FYA – For Your Awareness
The tundra is a snow covered biome that covers approximately 1/5 of the earth’s surface. It is located in the Arctic Region of 8 countries (United States, Canada, Greenland, Iceland, Norway, Sweden, Finland, and Russia) and at elevations above 10,000 feet.
What is a Tundra?
The tundra takes its name from Finnish word “tunturia” which is a treeless plain. Tundra is a polar desert found primarily in high elevations of the polar region encircling the North Pole at 60 degrees latitude. The alpine tundra is found at 10,000 feet in altitude and is located throughout the world, not just the Arctic. The tundra is characterized by long, dry winters, months of total darkness, and frigid weather. The tundra receives less than ten inches of precipitation mainly through snowfall. Landscapes consist of large expanses with few scattered small shrubs, heaths, and sedges. The soil can be soggy, when not frozen and is often acidic. Permafrost covers the ground most of the year.
Animals and birds have adapted to these extremely harsh conditions by hibernating or migrating south during the long winter months. While animals cannot become dormant like plants, some animals (squirrels and bears) hibernate through the winter in burrows or dens by slowing down their breathing and heart rates and living off the stored fat from their bodies during the winter months. Many birds migrate south in the winter to avoid the extreme temperatures. Other animals have adapted by growing extra layers of fat acting as insulation to keep them warm, like seals and walruses or animals such as musk ox that grow additional layers of fur. The snowy owl and ptarmigan grow extra feathers to keep warm during the winter.
Growing seasons are shortened due to lack of sunlight and frozen ground much of the year. The native Arctic populations were nomadic, moving with the migration of the animal herds as a source of food, subsisting on what they could forage in the summer since the growing season was so short.
There are two types of tundras: Arctic (which is covered in permafrost nearly year round) and Alpine (which is located on mountains at high altitude).
1. Arctic Tundra
Arctic Tundra extends from the North Pole and south to the Taiga forests (high northern latitude coniferous forests). Growing seasons are extremely short, 50-60 days and the average temperature in winter is -30 degrees with a summer high of 54 degrees. Precipitation, including snow melt is only 6-10 inches. The soil which forms slowly is covered by permafrost. Bogs and ponds are formed by the water saturation of the soil that supports plant life. There are as many as 1,700 kinds of plants in the arctic, some of which include shrubs, sedges, reindeer mosses, liverworts, grasses, 400 varieties of flowers, and lichens. These plants have adapted to the extreme conditions through carrying out photosynthesis at low light and low temperatures.
Similarly, animals such as lemmings, voles, caribou, arctic hares, squirrels, arctic foxes, wolves, and polar bears have adapted to the extreme conditions. Birds include: ravens, snow buntings, falcons, loons, ravens, sandpipers, terns, snow birds, and various species of gulls. Insects include: mosquitoes, flies, moths, grasshoppers, black flies and arctic bumble bees. Fish species found here include: cod, flatfish, salmon, and trout. Some animals such as bears hibernate in the winter while others have layers of fat serving as insulation. Birds migrate south in winter. Breeding cycles are much shorter to allow for young to reach maturity during summer months. The animal populations fluctuate greatly with migration.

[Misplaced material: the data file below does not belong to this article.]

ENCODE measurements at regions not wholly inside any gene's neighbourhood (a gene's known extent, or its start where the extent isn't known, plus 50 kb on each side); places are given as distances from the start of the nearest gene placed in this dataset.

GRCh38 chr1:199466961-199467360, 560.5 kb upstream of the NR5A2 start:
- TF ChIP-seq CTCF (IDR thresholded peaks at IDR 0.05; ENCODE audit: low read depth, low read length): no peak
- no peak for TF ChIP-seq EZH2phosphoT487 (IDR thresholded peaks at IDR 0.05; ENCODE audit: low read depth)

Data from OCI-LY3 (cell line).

2. Alpine Tundra
Alpine Tundra is located at altitudes of 10,000 feet with temperatures below freezing. Soils have more drainage than arctic soil, plants that have adapted include: tussock grasses, dwarf trees, small-leafed shrubs, and heaths. Animals found here include: pikas, marmots, mountain goats, sheep, and elk. There are grouse like birds and insects like springtails, beetles, grasshoppers, and butterflies.
It is cold, snowy, and windy for long periods of the year. The landscape is rugged and broken with snow covered peaks, cliffs, and slopes, but can contain flat terrain. It is too windy and cold at altitude to support tree growth and there is less oxygen to support life.
The growing seasons can be up to 180 days, nearly three times longer than the arctic tundra. Threats of radiation, cold, wind, and snow, cause plants to grow close to the ground and to have more root and rhizomes to absorb nutrients from the air and water in order to to survive during the winter. The plants that have adapted to this harsh environment and altitude often have protective stems or leaves to shield from the wind, or some can even covert the sunlight into heat. Plants that take longer to flower are able to survive winters below the surface to produce flowers in the short summer season. Some of these plants include: tussock grasses, dwarf trees, small-leafed shrubs, and heaths.